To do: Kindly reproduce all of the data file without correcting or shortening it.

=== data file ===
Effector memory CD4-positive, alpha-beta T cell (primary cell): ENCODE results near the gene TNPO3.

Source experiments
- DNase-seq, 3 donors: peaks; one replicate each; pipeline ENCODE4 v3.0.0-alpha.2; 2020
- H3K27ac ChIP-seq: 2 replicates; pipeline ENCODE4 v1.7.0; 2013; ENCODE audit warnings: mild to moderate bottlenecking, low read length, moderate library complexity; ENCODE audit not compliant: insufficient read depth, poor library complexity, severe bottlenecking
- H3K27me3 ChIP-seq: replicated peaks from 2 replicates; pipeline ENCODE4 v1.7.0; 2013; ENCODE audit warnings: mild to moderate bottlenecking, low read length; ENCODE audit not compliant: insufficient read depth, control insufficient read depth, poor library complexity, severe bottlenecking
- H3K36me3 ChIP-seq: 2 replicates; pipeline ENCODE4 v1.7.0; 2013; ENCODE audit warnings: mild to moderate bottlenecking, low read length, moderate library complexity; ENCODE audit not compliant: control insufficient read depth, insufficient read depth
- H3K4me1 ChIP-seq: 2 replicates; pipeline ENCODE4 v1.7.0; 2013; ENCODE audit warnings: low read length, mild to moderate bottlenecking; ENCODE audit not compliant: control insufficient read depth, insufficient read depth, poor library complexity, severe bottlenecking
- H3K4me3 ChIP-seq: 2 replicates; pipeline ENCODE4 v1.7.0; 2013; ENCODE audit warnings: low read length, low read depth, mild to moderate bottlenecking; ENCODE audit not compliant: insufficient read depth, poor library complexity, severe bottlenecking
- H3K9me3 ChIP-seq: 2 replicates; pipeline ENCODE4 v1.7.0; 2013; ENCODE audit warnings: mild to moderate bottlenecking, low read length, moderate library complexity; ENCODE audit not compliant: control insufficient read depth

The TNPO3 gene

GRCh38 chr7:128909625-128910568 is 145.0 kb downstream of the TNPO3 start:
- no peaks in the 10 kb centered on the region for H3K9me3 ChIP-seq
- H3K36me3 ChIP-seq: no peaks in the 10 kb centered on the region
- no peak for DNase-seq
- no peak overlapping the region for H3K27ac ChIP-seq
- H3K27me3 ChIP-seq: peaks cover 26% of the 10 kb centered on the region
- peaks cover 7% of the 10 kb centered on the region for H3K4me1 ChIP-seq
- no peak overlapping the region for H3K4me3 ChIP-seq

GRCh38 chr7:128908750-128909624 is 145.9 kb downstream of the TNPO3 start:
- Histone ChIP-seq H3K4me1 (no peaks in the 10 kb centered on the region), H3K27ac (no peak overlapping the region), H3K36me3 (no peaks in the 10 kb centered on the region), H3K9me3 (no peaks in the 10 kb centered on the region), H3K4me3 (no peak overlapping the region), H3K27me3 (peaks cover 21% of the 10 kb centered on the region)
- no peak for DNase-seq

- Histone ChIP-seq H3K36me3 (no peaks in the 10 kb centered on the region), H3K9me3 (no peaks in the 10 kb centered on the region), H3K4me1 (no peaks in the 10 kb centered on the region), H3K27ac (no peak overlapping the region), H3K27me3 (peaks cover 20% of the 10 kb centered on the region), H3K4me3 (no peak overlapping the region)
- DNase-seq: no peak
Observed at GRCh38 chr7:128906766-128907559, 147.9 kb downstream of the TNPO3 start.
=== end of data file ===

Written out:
Effector memory CD4-positive, alpha-beta T cell (primary cell): ENCODE results near the gene TNPO3.

Source experiments
- DNase-seq, 3 donors: peaks; one replicate each; pipeline ENCODE4 v3.0.0-alpha.2; 2020
- H3K27ac ChIP-seq: 2 replicates; pipeline ENCODE4 v1.7.0; 2013; ENCODE audit warnings: mild to moderate bottlenecking, low read length, moderate library complexity; ENCODE audit not compliant: insufficient read depth, poor library complexity, severe bottlenecking
- H3K27me3 ChIP-seq: replicated peaks from 2 replicates; pipeline ENCODE4 v1.7.0; 2013; ENCODE audit warnings: mild to moderate bottlenecking, low read length; ENCODE audit not compliant: insufficient read depth, control insufficient read depth, poor library complexity, severe bottlenecking
- H3K36me3 ChIP-seq: 2 replicates; pipeline ENCODE4 v1.7.0; 2013; ENCODE audit warnings: mild to moderate bottlenecking, low read length, moderate library complexity; ENCODE audit not compliant: control insufficient read depth, insufficient read depth
- H3K4me1 ChIP-seq: 2 replicates; pipeline ENCODE4 v1.7.0; 2013; ENCODE audit warnings: low read length, mild to moderate bottlenecking; ENCODE audit not compliant: control insufficient read depth, insufficient read depth, poor library complexity, severe bottlenecking
- H3K4me3 ChIP-seq: 2 replicates; pipeline ENCODE4 v1.7.0; 2013; ENCODE audit warnings: low read length, low read depth, mild to moderate bottlenecking; ENCODE audit not compliant: insufficient read depth, poor library complexity, severe bottlenecking
- H3K9me3 ChIP-seq: 2 replicates; pipeline ENCODE4 v1.7.0; 2013; ENCODE audit warnings: mild to moderate bottlenecking, low read length, moderate library complexity; ENCODE audit not compliant: control insufficient read depth

The TNPO3 gene

GRCh38 chr7:128909625-128910568 is 145.0 kb downstream of the TNPO3 start:
- no peaks in the 10 kb centered on the region for H3K9me3 ChIP-seq
- H3K36me3 ChIP-seq: no peaks in the 10 kb centered on the region
- no peak for DNase-seq
- no peak overlapping the region for H3K27ac ChIP-seq
- H3K27me3 ChIP-seq: peaks cover 26% of the 10 kb centered on the region
- peaks cover 7% of the 10 kb centered on the region for H3K4me1 ChIP-seq
- no peak overlapping the region for H3K4me3 ChIP-seq

GRCh38 chr7:128908750-128909624 is 145.9 kb downstream of the TNPO3 start:
- Histone ChIP-seq H3K4me1 (no peaks in the 10 kb centered on the region), H3K27ac (no peak overlapping the region), H3K36me3 (no peaks in the 10 kb centered on the region), H3K9me3 (no peaks in the 10 kb centered on the region), H3K4me3 (no peak overlapping the region), H3K27me3 (peaks cover 21% of the 10 kb centered on the region)
- no peak for DNase-seq

- Histone ChIP-seq H3K36me3 (no peaks in the 10 kb centered on the region), H3K9me3 (no peaks in the 10 kb centered on the region), H3K4me1 (no peaks in the 10 kb centered on the region), H3K27ac (no peak overlapping the region), H3K27me3 (peaks cover 20% of the 10 kb centered on the region), H3K4me3 (no peak overlapping the region)
- DNase-seq: no peak
Observed at GRCh38 chr7:128906766-128907559, 147.9 kb downstream of the TNPO3 start.